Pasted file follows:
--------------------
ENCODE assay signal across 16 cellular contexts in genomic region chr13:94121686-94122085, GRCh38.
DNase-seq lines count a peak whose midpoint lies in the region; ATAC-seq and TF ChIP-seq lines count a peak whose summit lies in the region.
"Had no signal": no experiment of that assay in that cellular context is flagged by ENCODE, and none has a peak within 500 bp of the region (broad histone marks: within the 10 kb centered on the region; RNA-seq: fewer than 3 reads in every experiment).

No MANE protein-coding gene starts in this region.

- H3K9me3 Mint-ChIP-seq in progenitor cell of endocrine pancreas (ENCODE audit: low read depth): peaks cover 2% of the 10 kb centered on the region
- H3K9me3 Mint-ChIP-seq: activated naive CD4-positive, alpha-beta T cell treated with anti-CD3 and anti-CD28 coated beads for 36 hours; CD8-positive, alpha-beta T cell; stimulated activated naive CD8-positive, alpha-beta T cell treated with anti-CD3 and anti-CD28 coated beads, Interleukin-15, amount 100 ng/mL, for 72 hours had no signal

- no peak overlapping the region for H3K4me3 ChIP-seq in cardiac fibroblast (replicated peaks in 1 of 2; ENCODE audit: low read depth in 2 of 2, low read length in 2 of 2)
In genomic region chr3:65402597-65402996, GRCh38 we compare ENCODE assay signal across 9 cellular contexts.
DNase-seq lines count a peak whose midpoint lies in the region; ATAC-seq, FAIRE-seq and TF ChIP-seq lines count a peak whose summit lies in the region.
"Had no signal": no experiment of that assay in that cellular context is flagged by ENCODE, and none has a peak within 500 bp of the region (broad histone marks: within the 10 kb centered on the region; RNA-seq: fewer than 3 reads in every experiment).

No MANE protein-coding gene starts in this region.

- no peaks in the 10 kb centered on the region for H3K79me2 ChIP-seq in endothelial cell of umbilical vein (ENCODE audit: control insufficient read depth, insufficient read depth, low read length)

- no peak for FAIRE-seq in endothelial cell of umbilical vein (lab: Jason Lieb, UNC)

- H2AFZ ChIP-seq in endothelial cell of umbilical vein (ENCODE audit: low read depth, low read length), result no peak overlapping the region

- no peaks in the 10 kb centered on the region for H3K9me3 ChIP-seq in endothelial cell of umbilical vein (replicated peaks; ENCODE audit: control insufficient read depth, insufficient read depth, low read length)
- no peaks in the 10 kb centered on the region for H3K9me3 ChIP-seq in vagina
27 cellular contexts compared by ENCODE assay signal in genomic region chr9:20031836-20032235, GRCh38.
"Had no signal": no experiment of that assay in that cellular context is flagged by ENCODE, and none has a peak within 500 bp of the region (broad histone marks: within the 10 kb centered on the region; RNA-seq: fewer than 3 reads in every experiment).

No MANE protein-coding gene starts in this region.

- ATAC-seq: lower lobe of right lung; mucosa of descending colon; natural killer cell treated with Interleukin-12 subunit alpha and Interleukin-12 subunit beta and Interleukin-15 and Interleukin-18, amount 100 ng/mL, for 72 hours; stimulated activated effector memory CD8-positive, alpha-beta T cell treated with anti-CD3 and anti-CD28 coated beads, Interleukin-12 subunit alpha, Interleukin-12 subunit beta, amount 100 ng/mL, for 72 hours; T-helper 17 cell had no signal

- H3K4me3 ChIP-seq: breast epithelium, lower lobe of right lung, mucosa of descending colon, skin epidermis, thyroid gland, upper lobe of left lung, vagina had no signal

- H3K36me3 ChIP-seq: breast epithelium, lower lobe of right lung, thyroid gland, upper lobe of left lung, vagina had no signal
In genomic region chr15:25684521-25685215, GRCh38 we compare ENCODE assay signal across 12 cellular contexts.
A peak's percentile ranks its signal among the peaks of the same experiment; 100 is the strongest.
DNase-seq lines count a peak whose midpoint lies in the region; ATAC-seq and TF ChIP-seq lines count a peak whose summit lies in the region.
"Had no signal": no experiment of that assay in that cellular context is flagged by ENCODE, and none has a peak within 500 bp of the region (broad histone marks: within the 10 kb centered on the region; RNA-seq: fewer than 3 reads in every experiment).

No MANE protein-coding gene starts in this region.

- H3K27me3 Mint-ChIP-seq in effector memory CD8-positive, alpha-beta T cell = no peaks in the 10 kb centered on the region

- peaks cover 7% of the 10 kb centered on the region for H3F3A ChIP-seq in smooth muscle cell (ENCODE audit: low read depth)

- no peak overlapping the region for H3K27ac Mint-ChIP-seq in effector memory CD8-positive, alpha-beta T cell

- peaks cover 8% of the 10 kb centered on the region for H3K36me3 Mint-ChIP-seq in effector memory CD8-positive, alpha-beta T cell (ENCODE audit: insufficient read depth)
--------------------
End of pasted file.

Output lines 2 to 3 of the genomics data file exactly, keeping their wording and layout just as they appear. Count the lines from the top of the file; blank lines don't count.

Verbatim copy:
DNase-seq lines count a peak whose midpoint lies in the region; ATAC-seq and TF ChIP-seq lines count a peak whose summit lies in the region.
"Had no signal": no experiment of that assay in that cellular context is flagged by ENCODE, and none has a peak within 500 bp of the region (broad histone marks: within the 10 kb centered on the region; RNA-seq: fewer than 3 reads in every experiment).